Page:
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Dealing With Racial Slurs The NHL Way


Most people look to the South whenever a case of racial intolerance makes headlines. While that stereotype isn’t unfounded, the days when black Southerners — and black Americans overall — were legally relegated to second-class status are gone. Our black countrymen can come and go as they please, even attending NASCAR races at Talladega, Alabama. But what about hockey games in Boston, Massachusetts?

Admittedly, ice hockey isn’t the toughest sports ticket in the black community, yet there are black hockey fans. So it’s likely that some black fans were inside the Boston Garden for Game Seven between the Washington Capitals and the Boston Bruins. No problem, right? Right, until a black Capitals player netted the series-winning goal. The racial slurs then flowed like mint juleps on an antebellum Old South plantation.

To say that some Bruins fans didn’t gracefully accept their team’s early exit from the Stanley Cup playoffs is an understatement. In fact, disgruntled Boston fans transformed Twitter into a cesspool of boorish commentary. Now, a few sore losers don’t mean all Bostonians are card-carrying members of the Ku Klux Klan. However, the presence of racial slurs in Boston, a stronghold of liberalism, does prove that bigotry doesn’t come with a “Made in Dixie” label.

The question isn’t whether racial slurs are still part of the national lexicon, or in what part of the country they’re most common. The question is what type of response racial slurs demand? Are more hate-crime laws the answer? Should the First Amendment be sacrificed to bureaucratic speech police? Maybe we should just emulate Joel Ward?

Who is Joel Ward? He’s the black player who scored the Capitals winning goal. He bore the wrath of immature Boston fans. He’s also my favorite hockey player, even though I’d never heard of him before this incident unfolded and know nothing about ice hockey. To me, a hockey broadcast makes as much sense as the evening news from the dark side of the moon. Joel Ward, conversely, makes perfect sense.

Ward was initially stunned by the demeaning tweets, which is understandable. But he didn’t book a performance of the Jackson and Sharpton Three-ring Civil Rights Circus. He didn’t blame history, slavery, or the daily stress of being a black player in a mostly white sport, a feeling with which white NBA players can certainly empathize. Instead, Ward simply said, “It has no effect on me whatsoever.”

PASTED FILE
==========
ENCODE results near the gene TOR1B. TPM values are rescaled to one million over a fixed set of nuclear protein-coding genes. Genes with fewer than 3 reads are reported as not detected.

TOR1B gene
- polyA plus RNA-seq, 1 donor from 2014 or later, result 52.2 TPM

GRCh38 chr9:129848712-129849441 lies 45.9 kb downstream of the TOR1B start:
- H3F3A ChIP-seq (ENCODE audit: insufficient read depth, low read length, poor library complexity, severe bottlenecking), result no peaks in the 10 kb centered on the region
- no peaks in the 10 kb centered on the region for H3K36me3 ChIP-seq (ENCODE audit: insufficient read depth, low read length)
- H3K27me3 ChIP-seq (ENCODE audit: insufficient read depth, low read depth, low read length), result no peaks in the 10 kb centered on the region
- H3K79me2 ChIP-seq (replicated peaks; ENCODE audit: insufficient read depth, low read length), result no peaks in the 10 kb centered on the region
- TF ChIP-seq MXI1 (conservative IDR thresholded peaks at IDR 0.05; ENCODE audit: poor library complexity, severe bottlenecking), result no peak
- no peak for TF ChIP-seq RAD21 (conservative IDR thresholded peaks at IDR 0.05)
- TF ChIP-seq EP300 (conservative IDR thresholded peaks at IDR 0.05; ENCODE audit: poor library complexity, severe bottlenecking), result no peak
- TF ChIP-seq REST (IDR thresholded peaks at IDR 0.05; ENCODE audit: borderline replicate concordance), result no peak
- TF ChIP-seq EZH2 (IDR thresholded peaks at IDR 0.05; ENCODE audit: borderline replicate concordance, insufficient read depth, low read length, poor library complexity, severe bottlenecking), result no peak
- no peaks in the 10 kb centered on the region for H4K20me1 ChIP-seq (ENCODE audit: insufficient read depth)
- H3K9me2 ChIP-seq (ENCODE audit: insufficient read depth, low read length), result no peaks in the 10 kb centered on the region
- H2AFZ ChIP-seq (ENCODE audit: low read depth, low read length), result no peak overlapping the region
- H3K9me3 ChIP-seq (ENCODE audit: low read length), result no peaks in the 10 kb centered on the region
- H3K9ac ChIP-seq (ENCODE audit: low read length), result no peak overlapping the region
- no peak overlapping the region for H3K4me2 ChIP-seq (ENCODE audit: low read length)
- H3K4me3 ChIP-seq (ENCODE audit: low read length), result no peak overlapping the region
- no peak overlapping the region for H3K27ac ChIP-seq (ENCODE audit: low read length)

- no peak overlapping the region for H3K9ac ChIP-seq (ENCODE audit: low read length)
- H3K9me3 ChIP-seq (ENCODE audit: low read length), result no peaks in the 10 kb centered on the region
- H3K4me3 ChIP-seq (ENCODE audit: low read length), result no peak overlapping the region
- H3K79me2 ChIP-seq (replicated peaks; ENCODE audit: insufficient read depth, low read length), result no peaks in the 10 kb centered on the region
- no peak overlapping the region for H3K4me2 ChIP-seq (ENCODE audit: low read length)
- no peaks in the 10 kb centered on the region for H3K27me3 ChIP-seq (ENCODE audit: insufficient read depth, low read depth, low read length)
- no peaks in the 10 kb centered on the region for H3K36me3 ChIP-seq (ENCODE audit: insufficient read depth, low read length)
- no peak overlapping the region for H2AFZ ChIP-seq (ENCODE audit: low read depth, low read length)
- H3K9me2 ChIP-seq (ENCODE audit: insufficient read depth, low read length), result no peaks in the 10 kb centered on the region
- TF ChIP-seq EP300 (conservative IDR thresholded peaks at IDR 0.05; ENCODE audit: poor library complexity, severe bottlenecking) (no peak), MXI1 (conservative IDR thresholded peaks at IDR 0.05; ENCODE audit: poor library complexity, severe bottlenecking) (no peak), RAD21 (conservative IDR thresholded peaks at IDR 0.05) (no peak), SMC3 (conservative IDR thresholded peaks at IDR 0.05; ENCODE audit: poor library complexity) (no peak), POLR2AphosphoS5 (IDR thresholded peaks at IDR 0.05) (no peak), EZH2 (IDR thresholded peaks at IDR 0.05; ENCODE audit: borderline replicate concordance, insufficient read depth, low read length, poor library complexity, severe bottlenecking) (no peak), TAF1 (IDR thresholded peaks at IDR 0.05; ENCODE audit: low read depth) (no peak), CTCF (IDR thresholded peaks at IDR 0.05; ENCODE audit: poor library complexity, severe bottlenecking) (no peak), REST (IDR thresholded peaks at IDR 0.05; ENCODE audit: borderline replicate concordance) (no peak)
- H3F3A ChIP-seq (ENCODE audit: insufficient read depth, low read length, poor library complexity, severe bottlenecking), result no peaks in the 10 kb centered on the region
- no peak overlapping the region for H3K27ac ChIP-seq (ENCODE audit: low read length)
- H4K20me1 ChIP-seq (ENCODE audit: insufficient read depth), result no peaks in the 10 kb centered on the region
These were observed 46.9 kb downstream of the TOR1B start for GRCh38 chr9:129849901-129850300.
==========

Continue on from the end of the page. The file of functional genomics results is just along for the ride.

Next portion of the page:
A single statement can’t fully define Joel Ward’s character. It doesn’t divulge his politics, his devotion to family, his charitableness, or if he eats all of his vegetables. It can, however, define his courage and confidence. Joel Ward refused to let a few thoughtless blowhards determine his worth. He dealt with their ignorance in an exemplary manner; a manner that people of all races should adopt as their own.

Successful bigotry — an oxymoron, I know — hinges on the ability to diminish another person’s pride and self-confidence. When bigoted remarks prompt anger or offense, the bigot has gained the advantage. For instance, had Ward reacted rashly, or threatened retaliation, he would’ve granted Boston’s bigots the sense of accomplishment they sought. Effective defamation demands its victims respond in equal thoughtlessness and hostility. When Ward dismissed the racial slurs he denied his antagonists the satisfaction of having provoked his ire. Here’s the score: Joel Ward 1 Boston Bigots 0.

Joel Ward’s words were simple, but the lesson within them is profound. When we yield to bigoted opinion we grant power to the bigot. Rather than reacting with anger or hurt feelings we should dismiss baseless accusations, thereby relegating our detractors to an inferior intellectual status. That’s what Joel Ward did. He refused to empower his antagonists, proving that their views of him and his racial heritage meant nothing.

We’ll never rid the world of bigotry and its associated slurs. That’s a pipe dream reserved for Utopian fantasizers. But if all races dismissed racial slurs with the same confidence Joel Ward exhibited we could reduce their effectiveness and frequency. We might even “form a more perfect union.”

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